Phoebe,  Scotland,  Western Europe

The Unknown Bairn

12308810_188278521514238_6711145226608945076_n Nothing strikes a body like the tragic loss of a child. But when that child is never identified nor claimed it seems particularly sad.

On 23rd May 1971, local postman John Robertson, ‘Ian the Postie’ was walking along the beach in the small village of Tayport, which butts up to one side of the Tay Estuary facing onto Dundee across the river. He had his young son with him. Up front, he saw something laying still on the sand and on approach found it to be a young boy aged two to four years of age. Sadly the little chap had no signs of life.

Examination revealed the boy appeared to have died of natural causes. Extensive enquiries were launched to find out his identity; who he was and where he was from. Possibilities included that he may have been from one of the visiting ships in the Port across the water. Or that he was the child of some other person just passing through.

A migrant gypsy couple were heard in the town talking about a child they had lost, they were brought in for questioning, at which the woman became quite distraught when pushed. The man reacted angrily and told her to be quiet and say no more. With no evidence to go on, and as a result of her distress, they had no reason to hold the couple and they were released. They disappeared and were not seen again.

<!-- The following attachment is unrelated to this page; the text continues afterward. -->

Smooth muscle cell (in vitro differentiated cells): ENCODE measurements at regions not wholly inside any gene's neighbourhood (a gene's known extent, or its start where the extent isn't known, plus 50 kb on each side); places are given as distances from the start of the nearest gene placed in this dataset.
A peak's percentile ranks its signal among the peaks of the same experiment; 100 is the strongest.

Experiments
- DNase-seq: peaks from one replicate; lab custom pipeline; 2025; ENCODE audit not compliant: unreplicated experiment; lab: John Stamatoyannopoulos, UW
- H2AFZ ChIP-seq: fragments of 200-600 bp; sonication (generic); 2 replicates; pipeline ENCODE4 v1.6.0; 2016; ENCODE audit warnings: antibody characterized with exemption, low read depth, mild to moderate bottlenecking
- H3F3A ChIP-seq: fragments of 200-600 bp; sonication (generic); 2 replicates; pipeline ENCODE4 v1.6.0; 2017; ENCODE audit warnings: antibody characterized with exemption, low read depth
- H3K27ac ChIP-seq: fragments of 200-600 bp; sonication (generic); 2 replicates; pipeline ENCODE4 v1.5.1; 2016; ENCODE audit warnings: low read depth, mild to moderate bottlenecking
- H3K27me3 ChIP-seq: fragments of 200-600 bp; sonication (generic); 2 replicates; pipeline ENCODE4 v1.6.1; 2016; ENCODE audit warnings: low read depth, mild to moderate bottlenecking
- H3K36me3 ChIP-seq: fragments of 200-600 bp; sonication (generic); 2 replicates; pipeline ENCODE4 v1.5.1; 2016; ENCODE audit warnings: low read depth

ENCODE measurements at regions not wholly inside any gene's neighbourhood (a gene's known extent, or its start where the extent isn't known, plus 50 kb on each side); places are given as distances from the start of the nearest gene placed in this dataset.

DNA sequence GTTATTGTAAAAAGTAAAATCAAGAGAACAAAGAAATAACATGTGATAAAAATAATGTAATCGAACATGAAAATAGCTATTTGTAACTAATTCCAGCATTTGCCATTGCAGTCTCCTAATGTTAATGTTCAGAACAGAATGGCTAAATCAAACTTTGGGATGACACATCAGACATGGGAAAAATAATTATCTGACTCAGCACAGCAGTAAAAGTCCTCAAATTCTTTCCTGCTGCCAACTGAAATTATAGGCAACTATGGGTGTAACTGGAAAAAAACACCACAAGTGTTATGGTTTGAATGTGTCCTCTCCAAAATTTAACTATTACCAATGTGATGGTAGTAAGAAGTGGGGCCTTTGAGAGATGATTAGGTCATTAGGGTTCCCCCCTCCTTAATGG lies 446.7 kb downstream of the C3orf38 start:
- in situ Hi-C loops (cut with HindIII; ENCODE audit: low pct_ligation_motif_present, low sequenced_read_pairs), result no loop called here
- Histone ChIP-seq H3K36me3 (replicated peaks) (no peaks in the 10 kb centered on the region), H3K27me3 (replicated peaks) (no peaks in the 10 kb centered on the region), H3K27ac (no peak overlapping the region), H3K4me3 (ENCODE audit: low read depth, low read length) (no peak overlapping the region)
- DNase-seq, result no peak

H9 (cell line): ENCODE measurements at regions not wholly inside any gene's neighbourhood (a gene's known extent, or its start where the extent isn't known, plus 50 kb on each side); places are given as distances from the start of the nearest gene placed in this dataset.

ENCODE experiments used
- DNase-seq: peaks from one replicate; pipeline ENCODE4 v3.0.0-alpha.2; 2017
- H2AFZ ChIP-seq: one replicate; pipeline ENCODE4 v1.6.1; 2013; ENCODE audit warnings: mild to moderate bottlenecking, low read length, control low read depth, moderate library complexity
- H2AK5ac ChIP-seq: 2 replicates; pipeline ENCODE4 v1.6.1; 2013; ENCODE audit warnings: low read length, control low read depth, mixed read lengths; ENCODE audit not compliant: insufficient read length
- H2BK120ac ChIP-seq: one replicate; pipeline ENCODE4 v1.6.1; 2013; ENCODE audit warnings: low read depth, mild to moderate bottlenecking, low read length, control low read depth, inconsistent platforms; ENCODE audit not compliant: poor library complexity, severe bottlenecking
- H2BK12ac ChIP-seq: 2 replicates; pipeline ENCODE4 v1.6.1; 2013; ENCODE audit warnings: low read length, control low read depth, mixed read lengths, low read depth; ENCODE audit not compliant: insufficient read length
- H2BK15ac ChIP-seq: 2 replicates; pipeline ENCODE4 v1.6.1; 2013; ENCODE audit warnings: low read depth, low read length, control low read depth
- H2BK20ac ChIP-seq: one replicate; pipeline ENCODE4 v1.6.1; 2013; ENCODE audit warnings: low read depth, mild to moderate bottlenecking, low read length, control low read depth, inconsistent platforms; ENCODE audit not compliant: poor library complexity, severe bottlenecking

On the 27th of May, the little boy was laid to rest in the small cemetery at Tayport, close to where he was found. Appeals were made for funds to buy a marker for the little guy’s grave. Donations poured in from all over Scotland. His headstone, erected in July 1971, read, “Erected in memory of the ‘Unknown Bairn’, a wee boy aged between two and four years, found on the beach at Tayport, May 23rd 1971. ‘Suffer the little children to come unto me.’”12316220_188278571514233_1180616288046834362_n

The local Council sent flowers every year for the little boy’s grave, feeling that someone ought to remember him. ‘Ian the Postie’ continued to visit and tend the wee bairn’s grave until he passed away a few years ago, in 2007, after being taken ill at home. His wife said John had become wrapped up in the story of the little boy. His son has taken up the duty of caring for the wee bairn’s grave, as with that of his father, who is now buried alongside of the little boy he found on the beach nearly 45 years ago.